However, fines are only part of the data breach cost. Damage mitigation, breach notifications, and civil claims for damages can see the cost of a data breach run into the tens of millions.

How to Prepare for Cybersecurity Attacks

Networks can be protected against cyberattacks, as can the devices used to connect to those networks; however the perimeter will be breached eventually, so it is essential that other controls are put in place to keep PHI secure. Data encryption being one of the wisest choices.

HIPAA rules do cover data encryption but fall short of making it a requirement. HIPAA-covered entities must address the issue of data encryption, but implementation is left to the discretion of the covered entity.

Data encryption may not be necessary if an organization has a closed network, or if other protections are in place which offer a similar level of protection. It is not a HIPAA violation to elect not to use data encryption tools to protect PHI, but failing to document the reason for not using the safeguard would be.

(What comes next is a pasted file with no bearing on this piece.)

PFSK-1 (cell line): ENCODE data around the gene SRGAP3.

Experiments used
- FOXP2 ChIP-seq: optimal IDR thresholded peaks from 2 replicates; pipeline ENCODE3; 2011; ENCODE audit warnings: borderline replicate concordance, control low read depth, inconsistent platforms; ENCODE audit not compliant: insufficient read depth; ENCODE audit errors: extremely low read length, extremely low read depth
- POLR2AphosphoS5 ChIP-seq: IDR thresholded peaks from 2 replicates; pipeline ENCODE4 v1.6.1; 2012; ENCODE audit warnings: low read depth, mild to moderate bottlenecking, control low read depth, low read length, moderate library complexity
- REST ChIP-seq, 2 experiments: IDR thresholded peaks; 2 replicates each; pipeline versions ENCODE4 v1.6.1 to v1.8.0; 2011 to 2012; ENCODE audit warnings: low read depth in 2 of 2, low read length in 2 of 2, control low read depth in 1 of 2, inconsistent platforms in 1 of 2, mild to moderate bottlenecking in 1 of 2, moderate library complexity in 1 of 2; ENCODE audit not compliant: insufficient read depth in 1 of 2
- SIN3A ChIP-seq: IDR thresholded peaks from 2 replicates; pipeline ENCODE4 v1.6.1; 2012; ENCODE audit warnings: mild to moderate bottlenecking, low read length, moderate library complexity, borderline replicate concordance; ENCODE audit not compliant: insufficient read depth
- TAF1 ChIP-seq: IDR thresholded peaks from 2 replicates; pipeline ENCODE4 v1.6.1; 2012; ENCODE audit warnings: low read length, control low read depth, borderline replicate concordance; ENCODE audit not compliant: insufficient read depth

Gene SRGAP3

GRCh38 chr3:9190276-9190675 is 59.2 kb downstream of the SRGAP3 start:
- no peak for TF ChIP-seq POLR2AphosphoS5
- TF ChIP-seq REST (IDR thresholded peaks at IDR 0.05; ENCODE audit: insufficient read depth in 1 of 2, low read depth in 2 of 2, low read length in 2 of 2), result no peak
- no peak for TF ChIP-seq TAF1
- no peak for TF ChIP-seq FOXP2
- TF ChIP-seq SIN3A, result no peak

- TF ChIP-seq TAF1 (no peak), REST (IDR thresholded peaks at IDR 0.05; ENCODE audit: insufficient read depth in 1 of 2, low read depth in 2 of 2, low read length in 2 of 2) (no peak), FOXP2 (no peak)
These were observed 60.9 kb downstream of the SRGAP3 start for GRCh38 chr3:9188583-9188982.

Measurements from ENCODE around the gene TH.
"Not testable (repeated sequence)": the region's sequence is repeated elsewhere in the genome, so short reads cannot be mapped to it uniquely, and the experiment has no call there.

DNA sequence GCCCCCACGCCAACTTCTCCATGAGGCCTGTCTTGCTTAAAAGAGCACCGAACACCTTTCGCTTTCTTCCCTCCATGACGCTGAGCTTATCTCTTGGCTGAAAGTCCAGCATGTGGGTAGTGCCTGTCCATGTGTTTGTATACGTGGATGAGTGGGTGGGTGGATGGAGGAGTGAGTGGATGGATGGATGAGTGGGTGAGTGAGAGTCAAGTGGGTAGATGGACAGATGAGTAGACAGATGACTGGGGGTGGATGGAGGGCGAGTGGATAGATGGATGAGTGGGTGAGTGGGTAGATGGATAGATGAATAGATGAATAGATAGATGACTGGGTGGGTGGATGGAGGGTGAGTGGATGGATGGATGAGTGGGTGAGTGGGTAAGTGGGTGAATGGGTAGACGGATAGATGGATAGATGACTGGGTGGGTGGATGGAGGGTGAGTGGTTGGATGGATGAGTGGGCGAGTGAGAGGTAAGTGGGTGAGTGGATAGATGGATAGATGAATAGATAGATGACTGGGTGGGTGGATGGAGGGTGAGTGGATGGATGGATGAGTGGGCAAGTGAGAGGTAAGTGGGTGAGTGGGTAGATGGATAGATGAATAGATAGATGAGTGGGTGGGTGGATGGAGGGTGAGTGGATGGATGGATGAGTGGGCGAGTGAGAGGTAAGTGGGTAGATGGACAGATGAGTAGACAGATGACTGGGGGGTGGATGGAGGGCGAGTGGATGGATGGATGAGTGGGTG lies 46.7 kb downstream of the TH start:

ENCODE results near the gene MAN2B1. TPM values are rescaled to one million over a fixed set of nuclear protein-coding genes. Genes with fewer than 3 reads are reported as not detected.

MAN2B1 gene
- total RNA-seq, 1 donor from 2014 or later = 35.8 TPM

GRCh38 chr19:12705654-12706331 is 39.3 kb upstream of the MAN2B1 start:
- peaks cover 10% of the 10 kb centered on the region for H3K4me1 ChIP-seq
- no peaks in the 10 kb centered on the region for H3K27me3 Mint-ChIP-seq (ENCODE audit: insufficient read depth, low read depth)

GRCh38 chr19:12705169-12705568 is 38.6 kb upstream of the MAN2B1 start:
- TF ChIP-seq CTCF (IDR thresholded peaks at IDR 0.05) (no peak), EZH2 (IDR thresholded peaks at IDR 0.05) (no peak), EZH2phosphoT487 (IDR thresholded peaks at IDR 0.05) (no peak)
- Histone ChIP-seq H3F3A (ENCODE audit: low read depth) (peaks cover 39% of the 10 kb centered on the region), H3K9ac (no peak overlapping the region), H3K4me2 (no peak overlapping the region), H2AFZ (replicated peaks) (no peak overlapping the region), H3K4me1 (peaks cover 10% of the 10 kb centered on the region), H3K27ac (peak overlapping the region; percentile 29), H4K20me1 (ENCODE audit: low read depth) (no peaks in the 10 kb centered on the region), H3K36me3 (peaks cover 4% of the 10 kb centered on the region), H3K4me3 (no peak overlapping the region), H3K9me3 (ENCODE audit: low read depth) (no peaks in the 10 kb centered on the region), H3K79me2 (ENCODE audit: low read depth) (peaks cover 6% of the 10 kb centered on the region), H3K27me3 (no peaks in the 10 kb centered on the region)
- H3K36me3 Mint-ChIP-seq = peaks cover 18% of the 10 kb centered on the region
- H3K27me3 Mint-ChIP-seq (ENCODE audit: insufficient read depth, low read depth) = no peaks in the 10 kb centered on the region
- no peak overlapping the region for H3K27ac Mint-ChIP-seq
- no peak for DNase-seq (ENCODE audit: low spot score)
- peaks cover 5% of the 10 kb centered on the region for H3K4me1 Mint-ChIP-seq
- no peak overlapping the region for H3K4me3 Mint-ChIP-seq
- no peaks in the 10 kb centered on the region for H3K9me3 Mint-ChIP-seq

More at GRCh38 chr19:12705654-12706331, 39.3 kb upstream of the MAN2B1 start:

Should OCR auditors decide to investigate a covered entity, they will need to see documented proof that the issue of data encryption has been discussed, as well as the reasons for not encrypting. All of this information must be documented.

Very few healthcare providers now operate closed networks, so while encryption is not mandatory, it would be difficult to justify to auditors why the measure was not needed especially after a breach has been suffered.

To reduce the cost, many hospitals and healthcare providers choose partial data encryption; using tools for all portable devices used to store PHI, and also for any data in motion.